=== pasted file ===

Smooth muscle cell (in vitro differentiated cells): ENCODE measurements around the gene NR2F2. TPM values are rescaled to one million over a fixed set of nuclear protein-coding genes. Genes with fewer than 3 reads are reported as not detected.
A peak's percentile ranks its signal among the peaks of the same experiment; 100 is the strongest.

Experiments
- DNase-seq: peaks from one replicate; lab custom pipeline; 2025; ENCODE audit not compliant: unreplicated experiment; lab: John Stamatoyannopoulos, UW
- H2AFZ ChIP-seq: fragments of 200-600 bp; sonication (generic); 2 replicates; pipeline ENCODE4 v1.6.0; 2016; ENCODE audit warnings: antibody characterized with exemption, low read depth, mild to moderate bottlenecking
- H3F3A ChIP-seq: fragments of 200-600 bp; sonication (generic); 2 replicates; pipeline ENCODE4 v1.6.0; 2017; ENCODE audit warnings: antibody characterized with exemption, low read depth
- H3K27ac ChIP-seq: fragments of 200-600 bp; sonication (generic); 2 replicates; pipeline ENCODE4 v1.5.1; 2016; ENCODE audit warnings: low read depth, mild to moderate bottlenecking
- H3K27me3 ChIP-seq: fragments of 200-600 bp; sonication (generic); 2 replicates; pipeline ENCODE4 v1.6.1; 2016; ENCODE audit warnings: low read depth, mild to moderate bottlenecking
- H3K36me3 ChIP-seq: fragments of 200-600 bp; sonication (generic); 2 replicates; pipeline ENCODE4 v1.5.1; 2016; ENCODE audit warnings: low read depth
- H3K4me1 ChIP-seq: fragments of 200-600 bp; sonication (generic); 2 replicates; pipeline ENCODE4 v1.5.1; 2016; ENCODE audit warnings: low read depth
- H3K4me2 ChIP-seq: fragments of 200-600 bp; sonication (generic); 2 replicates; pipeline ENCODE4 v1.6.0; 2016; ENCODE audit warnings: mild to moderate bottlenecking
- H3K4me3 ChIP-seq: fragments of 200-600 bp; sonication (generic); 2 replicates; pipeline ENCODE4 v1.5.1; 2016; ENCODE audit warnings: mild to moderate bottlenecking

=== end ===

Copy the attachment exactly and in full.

Smooth muscle cell (in vitro differentiated cells): ENCODE measurements around the gene NR2F2. TPM values are rescaled to one million over a fixed set of nuclear protein-coding genes. Genes with fewer than 3 reads are reported as not detected.
A peak's percentile ranks its signal among the peaks of the same experiment; 100 is the strongest.

Experiments
- DNase-seq: peaks from one replicate; lab custom pipeline; 2025; ENCODE audit not compliant: unreplicated experiment; lab: John Stamatoyannopoulos, UW
- H2AFZ ChIP-seq: fragments of 200-600 bp; sonication (generic); 2 replicates; pipeline ENCODE4 v1.6.0; 2016; ENCODE audit warnings: antibody characterized with exemption, low read depth, mild to moderate bottlenecking
- H3F3A ChIP-seq: fragments of 200-600 bp; sonication (generic); 2 replicates; pipeline ENCODE4 v1.6.0; 2017; ENCODE audit warnings: antibody characterized with exemption, low read depth
- H3K27ac ChIP-seq: fragments of 200-600 bp; sonication (generic); 2 replicates; pipeline ENCODE4 v1.5.1; 2016; ENCODE audit warnings: low read depth, mild to moderate bottlenecking
- H3K27me3 ChIP-seq: fragments of 200-600 bp; sonication (generic); 2 replicates; pipeline ENCODE4 v1.6.1; 2016; ENCODE audit warnings: low read depth, mild to moderate bottlenecking
- H3K36me3 ChIP-seq: fragments of 200-600 bp; sonication (generic); 2 replicates; pipeline ENCODE4 v1.5.1; 2016; ENCODE audit warnings: low read depth
- H3K4me1 ChIP-seq: fragments of 200-600 bp; sonication (generic); 2 replicates; pipeline ENCODE4 v1.5.1; 2016; ENCODE audit warnings: low read depth
- H3K4me2 ChIP-seq: fragments of 200-600 bp; sonication (generic); 2 replicates; pipeline ENCODE4 v1.6.0; 2016; ENCODE audit warnings: mild to moderate bottlenecking
- H3K4me3 ChIP-seq: fragments of 200-600 bp; sonication (generic); 2 replicates; pipeline ENCODE4 v1.5.1; 2016; ENCODE audit warnings: mild to moderate bottlenecking